The struggles of rural Nebraska are evident as the population decline ceases to stop. But will an amendment co-sponsored by Nebraska U.S. Senator Deb Fischer reverse those trends?
Along with Democratic U.S. Senator Al Franken from Minnesota, Fischer says, "Geographic hurdles and population density challenges have left many Nebraskans in rural areas without broadband service. In a world increasingly driven by technology and communications, it is critical for citizens to have access to high-speed cable and Internet services. This bipartisan amendment specifically identifies broadband infrastructure as a priority for the federal government as it considers deficit neutral investments for the coming fiscal year."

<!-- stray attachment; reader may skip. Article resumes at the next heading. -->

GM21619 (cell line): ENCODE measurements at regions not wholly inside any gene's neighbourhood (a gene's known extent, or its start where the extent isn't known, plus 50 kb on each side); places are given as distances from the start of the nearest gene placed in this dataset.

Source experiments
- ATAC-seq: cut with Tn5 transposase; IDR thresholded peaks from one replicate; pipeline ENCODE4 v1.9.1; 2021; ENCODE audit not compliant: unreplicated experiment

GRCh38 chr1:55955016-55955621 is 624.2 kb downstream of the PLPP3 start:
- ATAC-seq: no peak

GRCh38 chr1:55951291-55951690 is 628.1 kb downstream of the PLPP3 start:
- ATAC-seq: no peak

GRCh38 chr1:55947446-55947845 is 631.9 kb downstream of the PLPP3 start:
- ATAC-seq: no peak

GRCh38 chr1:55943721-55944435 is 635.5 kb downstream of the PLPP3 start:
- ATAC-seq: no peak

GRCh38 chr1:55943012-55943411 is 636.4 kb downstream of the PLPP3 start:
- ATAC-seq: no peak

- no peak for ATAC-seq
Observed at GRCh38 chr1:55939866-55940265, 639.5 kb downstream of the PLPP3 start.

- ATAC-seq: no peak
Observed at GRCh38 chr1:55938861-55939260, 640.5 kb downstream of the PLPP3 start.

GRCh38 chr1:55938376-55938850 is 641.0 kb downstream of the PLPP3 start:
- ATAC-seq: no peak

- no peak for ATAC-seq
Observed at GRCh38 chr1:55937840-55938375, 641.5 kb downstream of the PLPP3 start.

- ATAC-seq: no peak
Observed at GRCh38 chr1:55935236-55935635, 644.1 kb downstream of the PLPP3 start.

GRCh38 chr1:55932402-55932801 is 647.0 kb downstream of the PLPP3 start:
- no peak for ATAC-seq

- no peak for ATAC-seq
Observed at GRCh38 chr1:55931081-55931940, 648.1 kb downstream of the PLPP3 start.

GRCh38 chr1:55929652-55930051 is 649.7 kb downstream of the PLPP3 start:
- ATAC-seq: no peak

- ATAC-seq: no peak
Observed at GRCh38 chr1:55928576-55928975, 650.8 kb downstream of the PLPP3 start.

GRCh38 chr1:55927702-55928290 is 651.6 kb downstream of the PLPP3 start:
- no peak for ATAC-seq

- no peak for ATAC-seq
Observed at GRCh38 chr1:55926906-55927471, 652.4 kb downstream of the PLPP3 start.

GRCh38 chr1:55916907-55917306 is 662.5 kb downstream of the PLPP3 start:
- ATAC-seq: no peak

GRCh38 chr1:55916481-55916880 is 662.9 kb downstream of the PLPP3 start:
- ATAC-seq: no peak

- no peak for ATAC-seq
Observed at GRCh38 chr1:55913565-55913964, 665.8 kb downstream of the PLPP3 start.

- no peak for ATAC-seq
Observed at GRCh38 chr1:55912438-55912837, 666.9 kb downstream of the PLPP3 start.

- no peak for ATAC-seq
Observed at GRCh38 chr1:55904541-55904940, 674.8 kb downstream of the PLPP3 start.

So could accessibility of the Internet be the driving force to build rural Nebraska back to what it used to be?
"One of the critical things for bringing people back to smaller communities is access to broadband," said Maxine Moul, USDA Director of Rural Affairs.
John Crabtree from the Centers for Rural Affairs in Lyons, Neb. says having broadband in those smaller communities will help put rural Nebraska back on the map.
"I think internet access is important. I think it's critical that we not create a two tiered society that rural people have access to the same information and data," said Crabtree.
Fischer points out this investment will not add to the federal deficit.